The thin blue line is getting thinner

2011-10-29 18:07

On Tuesday Jackie Selebi, South Africa’s former police chief, will make a desperate last bid to stay out of jail for corruption.

At the same time a commission of inquiry will convene to determine whether his successor, General Bheki Cele, acted unlawfully or illegally in procuring new buildings for the police in Durban and Pretoria.

It is no secret that the South African Police Service (SAPS) is in crisis – again.

Management experts will tell you that no organisation in crisis mode can function optimally.

And South Africa, with our dismal crime rate (albeit slightly better than last year), needs a police force that operates optimally.

Not only for the sake of safe neighbourhoods and streets, but also to attract much-needed investment to our crime-ridden cities and towns.

It has become a cliché when writing about the SAPS, but Roman poet Juvenal’s question – who will guard the guardians – is as relevant today as it was in mid-2009, when the court found Selebi guilty of corruption.

If the South African public can no longer trust the men and women who are supposed to protect them, what have we become?

A criminal state where anything goes? Where every police officer makes up the rules as he or she chooses?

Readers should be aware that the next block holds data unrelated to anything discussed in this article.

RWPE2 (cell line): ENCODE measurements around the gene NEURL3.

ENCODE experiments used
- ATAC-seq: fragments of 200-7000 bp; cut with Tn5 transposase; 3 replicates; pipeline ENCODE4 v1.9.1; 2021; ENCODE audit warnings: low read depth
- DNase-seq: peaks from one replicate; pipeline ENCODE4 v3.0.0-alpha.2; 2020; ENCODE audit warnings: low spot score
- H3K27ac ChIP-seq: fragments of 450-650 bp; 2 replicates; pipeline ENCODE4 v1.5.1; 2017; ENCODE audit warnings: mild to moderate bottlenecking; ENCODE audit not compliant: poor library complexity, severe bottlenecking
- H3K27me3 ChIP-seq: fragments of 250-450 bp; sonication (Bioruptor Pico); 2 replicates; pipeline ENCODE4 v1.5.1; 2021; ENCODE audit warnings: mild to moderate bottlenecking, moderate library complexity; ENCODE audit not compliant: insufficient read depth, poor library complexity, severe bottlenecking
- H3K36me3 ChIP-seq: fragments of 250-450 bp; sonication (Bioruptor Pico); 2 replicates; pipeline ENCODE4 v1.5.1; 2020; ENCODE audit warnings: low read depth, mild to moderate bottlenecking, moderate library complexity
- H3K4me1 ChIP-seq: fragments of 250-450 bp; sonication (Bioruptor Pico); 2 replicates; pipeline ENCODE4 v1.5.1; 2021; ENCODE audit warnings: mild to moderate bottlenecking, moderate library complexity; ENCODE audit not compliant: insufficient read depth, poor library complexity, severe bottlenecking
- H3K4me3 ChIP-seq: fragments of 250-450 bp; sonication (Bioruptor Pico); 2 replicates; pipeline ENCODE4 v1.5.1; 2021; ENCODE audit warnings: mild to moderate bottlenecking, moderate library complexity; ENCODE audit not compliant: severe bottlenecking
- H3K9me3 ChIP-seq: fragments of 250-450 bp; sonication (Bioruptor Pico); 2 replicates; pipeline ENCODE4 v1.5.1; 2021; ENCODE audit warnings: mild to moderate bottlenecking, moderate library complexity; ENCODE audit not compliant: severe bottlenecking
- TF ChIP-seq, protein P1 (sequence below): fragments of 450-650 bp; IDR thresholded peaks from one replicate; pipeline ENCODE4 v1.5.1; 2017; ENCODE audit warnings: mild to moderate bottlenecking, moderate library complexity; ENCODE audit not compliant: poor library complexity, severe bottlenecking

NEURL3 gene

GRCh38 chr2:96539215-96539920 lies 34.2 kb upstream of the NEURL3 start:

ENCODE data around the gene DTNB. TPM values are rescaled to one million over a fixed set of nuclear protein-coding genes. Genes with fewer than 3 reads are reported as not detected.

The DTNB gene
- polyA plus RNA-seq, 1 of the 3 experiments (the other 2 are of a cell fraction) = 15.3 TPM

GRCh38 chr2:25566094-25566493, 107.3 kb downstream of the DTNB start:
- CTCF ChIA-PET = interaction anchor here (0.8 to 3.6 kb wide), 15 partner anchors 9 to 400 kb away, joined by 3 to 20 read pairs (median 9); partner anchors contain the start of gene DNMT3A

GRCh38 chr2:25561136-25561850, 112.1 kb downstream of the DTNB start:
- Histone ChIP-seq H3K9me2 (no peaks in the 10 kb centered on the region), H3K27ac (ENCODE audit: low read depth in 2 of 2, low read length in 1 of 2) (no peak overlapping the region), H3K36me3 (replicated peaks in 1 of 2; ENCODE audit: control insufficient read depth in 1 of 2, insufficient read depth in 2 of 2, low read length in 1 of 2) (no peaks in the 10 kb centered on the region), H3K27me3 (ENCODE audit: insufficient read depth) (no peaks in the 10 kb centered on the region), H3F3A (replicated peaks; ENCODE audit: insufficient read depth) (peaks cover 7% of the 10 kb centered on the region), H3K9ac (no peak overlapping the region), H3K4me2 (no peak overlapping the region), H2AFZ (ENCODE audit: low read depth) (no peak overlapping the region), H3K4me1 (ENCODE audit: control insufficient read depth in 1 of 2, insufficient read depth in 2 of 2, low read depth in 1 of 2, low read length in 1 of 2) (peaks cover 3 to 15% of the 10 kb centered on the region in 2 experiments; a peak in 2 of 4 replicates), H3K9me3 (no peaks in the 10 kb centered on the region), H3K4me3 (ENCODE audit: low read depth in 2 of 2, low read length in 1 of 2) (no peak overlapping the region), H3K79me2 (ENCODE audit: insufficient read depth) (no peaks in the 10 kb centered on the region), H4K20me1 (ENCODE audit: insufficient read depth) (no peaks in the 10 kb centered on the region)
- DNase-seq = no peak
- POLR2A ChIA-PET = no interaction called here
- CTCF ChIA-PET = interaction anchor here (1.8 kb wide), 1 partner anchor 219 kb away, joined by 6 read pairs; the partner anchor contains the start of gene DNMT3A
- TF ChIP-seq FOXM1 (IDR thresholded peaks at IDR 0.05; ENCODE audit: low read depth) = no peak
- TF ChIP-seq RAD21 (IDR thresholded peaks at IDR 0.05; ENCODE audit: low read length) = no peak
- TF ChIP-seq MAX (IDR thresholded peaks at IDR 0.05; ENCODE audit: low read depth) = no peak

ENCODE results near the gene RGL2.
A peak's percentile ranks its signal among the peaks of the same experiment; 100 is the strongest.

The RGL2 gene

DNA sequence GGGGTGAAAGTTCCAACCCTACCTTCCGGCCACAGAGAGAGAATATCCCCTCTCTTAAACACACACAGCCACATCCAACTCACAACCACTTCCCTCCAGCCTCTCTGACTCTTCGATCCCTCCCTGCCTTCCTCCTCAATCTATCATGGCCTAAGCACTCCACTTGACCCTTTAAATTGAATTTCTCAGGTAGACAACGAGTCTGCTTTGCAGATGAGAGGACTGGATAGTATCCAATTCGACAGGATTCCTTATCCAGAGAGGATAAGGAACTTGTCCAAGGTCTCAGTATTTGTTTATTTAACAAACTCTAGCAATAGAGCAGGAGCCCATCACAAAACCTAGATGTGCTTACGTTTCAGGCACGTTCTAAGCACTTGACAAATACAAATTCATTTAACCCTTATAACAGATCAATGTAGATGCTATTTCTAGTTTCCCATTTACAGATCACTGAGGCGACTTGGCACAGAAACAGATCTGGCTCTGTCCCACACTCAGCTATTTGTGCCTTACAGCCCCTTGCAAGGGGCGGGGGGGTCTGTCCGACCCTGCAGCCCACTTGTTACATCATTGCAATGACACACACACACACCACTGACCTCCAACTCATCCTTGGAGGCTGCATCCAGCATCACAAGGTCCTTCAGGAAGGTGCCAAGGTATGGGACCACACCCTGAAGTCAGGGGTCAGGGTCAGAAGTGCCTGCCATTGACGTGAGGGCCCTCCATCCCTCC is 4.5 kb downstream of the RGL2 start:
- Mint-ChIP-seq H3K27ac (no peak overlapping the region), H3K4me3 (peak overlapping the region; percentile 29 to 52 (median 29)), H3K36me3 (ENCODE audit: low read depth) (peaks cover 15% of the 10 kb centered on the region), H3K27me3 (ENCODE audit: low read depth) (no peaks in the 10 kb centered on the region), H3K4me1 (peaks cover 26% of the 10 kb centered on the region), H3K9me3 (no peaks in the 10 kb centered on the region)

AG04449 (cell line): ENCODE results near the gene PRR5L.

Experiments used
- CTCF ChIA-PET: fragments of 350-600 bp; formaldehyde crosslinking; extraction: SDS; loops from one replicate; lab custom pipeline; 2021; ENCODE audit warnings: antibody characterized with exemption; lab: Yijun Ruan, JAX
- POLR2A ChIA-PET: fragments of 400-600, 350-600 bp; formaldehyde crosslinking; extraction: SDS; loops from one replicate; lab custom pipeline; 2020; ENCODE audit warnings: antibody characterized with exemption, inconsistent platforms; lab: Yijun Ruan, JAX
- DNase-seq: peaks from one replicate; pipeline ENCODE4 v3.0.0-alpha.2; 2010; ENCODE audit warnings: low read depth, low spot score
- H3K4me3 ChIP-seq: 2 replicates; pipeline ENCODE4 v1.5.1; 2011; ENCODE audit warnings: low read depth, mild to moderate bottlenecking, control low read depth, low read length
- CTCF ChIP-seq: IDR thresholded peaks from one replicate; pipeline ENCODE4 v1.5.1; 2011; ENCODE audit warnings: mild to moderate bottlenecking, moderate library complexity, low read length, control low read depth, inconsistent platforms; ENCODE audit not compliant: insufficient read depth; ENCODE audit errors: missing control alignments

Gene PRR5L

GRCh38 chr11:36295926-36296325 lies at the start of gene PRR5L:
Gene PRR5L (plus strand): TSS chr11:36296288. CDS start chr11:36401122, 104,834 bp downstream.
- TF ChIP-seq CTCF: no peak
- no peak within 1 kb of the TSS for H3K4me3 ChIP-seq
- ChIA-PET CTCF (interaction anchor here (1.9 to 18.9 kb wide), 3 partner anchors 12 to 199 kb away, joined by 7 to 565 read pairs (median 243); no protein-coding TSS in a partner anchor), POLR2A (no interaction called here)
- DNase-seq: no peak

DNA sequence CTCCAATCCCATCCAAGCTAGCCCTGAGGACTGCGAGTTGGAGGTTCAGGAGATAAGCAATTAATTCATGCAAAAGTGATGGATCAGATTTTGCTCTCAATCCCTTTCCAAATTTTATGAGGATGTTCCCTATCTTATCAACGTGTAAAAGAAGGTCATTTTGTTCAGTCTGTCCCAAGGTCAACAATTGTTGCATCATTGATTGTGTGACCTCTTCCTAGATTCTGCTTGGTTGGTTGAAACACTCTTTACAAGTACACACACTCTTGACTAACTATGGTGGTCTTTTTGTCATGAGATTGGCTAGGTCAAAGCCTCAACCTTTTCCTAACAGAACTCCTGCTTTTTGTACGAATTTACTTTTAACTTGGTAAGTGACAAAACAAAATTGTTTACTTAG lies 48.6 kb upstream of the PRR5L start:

Of course there are still thousands of honest, hard-working police officers in the country who are just as appalled by the actions of their generals as the crime-wary public.

By all accounts, Lieutenant-General Nhlanhla Mkhwanazi is one of them.

He is a hard-working, committed policeman who has come through the ranks not because he knew the right politicians, but because he is good.

Mkhwanazi does not have an easy task ahead of him. The SAPS is inherently bureaucratic and he should not expect flowers or biltong on his desk from his superiors.

After all, he jumped over about 30 heads to reach the office of national commissioner.

He should surround himself with professionals who have the skills he doesn’t have. If indeed he doesn’t have financial or management experience, he should hire someone who does.

He should also take some tips from his embattled predecessors: keep your nose clean, stay clear of opportunistic “informants” and don’t sign anything if you don’t know the background to it.

» Basson is City Press assistant editor and author of Finish & Klaar: Selebi’s Fall from Interpol to the Underworld

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